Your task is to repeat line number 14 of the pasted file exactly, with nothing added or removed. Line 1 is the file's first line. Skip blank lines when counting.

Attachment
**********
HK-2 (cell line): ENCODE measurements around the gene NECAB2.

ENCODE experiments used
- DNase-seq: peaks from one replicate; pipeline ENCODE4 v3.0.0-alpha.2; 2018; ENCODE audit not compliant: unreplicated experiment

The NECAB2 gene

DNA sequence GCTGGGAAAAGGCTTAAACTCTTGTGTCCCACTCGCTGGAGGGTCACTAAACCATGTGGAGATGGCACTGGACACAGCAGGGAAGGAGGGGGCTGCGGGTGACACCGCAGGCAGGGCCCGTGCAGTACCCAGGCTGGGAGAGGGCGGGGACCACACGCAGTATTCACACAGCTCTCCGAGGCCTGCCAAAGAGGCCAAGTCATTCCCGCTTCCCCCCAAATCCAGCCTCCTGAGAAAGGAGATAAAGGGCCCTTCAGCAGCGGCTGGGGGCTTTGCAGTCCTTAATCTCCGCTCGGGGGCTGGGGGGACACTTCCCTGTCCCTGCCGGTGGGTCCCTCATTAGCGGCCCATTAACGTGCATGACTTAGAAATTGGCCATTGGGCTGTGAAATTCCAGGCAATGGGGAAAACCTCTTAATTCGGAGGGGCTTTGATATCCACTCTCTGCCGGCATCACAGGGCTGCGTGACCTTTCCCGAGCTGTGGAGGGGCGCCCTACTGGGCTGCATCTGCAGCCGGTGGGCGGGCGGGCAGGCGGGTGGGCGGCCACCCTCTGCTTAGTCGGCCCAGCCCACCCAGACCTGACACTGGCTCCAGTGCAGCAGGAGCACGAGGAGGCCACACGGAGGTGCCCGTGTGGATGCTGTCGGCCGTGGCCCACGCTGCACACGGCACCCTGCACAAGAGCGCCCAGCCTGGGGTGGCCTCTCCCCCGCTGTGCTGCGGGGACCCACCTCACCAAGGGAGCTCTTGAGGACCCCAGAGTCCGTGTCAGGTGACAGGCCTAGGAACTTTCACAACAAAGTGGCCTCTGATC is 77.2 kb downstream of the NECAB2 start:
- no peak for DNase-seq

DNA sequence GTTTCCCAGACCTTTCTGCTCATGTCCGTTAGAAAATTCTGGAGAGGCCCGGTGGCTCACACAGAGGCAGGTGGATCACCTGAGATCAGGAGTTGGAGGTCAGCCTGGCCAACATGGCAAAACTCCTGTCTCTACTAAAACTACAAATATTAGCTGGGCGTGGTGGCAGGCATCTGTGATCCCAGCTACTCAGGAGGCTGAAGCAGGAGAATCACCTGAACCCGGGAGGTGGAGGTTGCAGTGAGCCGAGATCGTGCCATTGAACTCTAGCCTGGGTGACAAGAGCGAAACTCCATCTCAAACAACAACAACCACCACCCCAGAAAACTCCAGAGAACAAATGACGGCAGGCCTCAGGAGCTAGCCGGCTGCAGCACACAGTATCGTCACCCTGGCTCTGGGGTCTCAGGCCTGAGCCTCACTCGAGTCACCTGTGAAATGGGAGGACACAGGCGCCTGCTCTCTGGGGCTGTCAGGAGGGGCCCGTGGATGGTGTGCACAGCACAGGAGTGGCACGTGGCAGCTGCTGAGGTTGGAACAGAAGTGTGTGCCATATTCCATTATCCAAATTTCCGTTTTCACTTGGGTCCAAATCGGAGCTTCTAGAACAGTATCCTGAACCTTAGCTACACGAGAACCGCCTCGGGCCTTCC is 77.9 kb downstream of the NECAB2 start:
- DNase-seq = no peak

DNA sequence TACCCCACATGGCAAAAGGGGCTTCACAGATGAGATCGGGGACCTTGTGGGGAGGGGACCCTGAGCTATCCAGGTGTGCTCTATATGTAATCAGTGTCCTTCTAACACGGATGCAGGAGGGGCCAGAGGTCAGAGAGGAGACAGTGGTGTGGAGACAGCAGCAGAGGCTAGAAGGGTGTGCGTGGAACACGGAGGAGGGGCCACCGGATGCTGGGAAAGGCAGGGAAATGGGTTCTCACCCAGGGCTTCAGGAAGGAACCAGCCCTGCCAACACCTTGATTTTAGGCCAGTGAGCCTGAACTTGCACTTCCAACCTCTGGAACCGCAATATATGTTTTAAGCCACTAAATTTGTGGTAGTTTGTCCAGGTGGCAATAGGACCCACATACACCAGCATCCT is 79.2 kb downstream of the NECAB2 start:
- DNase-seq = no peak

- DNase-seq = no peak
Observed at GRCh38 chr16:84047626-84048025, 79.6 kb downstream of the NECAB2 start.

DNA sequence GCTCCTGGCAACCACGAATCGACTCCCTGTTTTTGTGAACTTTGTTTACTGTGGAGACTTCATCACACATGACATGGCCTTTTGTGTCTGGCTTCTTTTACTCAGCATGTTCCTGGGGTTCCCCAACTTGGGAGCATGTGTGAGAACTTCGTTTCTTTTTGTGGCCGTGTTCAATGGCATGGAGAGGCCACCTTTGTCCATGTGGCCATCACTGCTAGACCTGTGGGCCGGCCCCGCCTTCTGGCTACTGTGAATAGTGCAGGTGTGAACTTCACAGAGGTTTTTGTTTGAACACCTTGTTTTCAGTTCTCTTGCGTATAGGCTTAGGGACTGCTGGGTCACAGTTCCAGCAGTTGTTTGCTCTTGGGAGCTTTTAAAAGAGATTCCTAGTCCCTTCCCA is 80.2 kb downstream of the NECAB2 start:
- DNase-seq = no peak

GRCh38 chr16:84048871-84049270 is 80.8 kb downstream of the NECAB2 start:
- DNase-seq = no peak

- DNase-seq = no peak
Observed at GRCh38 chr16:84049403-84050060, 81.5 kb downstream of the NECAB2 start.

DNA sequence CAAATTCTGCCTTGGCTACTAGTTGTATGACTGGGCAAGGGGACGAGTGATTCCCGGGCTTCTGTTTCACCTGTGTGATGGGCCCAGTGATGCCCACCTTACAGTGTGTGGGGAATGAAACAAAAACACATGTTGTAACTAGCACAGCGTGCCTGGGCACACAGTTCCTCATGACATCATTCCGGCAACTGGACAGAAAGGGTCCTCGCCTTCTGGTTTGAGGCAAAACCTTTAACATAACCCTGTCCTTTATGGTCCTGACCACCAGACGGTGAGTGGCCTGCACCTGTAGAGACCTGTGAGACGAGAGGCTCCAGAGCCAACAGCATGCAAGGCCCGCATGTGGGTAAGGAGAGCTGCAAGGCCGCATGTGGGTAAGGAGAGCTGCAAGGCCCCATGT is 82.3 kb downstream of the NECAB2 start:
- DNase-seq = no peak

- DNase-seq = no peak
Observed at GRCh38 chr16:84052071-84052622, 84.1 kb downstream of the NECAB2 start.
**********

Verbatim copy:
- DNase-seq = no peak